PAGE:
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Monday, October 15, 2012 3:38 AM

Charting Errors in BLS Participation Rate Projections

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The following graph plots labor force participation rates by BLS economist Mitra Toossi in November 2006 with new projections for the participation rate as of January 2012:

click on chart for sharper image

Chart Data

Mitra Toossi in November 2006: A new look at long-term labor force projections to 2050
Mitra Toossi in January 2012: Labor force projections to 2020: a more slowly growing workforce

I asked Doug Short at Advisor Perspectives to plot the difference as a follow-up to my post About That "Expected" Drop In Participation Rate.

As you can see, the participation rate is plunging even faster than the recent January 2012 projections.

DateValue 2006 Estimate
1/1/200666.2 66.2
1/1/200766.0 66.1
1/1/200866.0 66.1
1/1/200965.4 66.0
1/1/201064.7 65.9
1/1/201164.1 65.8
1/1/201263.7 65.6

76% of Decline In Participation Rate Since 2006 Was Unexpected

The current participation rate is 63.7. In 2006, Toossi estimated the participation rate would be 65.6, a drop of .6 percentage points from 66.2. Instead, the participation rate fell by 2.5 percentage points.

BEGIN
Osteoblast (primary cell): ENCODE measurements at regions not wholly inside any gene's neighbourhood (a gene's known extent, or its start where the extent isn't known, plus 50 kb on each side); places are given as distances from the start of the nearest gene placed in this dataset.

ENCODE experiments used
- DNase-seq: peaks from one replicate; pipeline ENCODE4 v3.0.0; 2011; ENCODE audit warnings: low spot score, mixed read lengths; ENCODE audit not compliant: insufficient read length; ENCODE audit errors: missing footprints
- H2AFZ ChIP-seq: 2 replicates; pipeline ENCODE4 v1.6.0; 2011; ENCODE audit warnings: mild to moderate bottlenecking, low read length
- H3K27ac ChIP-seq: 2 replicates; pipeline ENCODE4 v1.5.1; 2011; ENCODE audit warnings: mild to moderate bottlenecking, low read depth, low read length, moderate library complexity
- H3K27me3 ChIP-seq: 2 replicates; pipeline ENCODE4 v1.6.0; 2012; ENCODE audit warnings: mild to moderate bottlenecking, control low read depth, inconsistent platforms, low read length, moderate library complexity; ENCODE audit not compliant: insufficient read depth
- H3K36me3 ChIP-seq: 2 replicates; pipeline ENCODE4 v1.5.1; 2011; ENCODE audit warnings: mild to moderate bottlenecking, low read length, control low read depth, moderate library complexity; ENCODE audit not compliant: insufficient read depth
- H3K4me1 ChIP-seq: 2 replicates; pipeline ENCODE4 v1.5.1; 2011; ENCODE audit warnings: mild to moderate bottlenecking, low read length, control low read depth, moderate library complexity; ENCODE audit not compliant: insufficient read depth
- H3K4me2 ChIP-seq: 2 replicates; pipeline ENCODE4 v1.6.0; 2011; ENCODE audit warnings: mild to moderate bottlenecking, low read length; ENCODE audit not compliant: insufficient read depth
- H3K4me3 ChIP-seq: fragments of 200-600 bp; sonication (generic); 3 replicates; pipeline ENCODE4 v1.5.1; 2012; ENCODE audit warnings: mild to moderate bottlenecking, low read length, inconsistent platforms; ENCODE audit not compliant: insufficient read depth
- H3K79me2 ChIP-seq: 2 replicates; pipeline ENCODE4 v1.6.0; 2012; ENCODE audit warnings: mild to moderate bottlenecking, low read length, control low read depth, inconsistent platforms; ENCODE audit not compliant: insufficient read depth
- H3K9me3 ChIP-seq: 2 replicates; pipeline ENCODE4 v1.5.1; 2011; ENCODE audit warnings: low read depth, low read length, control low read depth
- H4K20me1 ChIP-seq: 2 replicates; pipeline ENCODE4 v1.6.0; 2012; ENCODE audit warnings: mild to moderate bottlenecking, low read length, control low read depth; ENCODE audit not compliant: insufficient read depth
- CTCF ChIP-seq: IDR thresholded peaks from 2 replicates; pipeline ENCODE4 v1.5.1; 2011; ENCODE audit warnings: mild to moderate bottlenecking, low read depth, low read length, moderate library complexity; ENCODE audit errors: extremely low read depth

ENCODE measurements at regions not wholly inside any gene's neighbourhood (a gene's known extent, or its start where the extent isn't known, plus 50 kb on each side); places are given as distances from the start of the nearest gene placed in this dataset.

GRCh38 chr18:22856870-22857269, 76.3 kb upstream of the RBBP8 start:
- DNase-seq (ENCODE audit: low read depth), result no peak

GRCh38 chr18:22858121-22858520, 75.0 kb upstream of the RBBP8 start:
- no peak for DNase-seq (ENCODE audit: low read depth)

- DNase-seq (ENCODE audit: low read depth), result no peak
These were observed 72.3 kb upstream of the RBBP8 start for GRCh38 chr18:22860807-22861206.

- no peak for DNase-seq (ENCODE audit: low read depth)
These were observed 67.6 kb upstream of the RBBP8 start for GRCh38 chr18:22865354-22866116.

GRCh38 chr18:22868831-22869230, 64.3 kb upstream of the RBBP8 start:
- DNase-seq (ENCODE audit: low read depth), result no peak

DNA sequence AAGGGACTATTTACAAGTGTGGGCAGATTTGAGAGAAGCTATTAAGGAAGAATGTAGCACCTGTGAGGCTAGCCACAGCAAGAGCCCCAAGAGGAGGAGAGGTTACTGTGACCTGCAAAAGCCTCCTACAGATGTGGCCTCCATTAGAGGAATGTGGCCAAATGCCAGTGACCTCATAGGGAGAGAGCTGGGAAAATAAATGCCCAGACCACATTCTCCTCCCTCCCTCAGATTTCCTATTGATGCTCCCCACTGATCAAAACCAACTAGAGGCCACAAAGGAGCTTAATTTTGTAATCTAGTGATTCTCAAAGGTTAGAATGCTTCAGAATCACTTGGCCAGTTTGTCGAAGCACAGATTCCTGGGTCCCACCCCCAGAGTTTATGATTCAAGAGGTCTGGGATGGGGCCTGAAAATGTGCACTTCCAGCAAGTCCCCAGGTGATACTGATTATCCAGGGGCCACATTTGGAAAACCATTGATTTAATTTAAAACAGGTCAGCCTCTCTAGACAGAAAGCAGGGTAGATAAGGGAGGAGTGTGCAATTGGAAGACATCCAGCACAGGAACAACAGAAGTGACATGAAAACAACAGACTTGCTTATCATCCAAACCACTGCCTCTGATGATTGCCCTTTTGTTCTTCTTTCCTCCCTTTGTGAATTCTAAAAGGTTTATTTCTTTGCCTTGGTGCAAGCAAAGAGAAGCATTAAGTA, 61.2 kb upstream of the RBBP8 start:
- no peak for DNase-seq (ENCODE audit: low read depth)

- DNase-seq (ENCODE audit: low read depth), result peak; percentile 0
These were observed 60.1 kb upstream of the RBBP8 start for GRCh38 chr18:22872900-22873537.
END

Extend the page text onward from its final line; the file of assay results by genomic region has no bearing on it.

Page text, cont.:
Mathematically, 76% of the decline since 2006 was "unexpected" (1.9 of 2.5).

56% of Decline Since 2000 Was Unexpected

In 2000 the participation rate was 67.1. Using that favorable starting point, Toossi expected  a total drop of 1.5 percentage points. The actual drop was 3.4 percentage points.

Even by the most favorable method, only 44% of the total decline in the participation rate was expected by the BLS.

Thus, no matter how one slices or dices the data, there is no realistic way to say the decline in the participation rate was expected. Not even half of it was, by the most liberal interpretation.

Regardless, now that we have BLS projections for labor force and participation rates, there are some interesting things we can do with those projections (such as figure out how many jobs it will take to reduce the unemployment rate to 5%, hold it steady, etc.)

I hope to have an interactive graph of that idea shortly.

Mike "Mish" Shedlock

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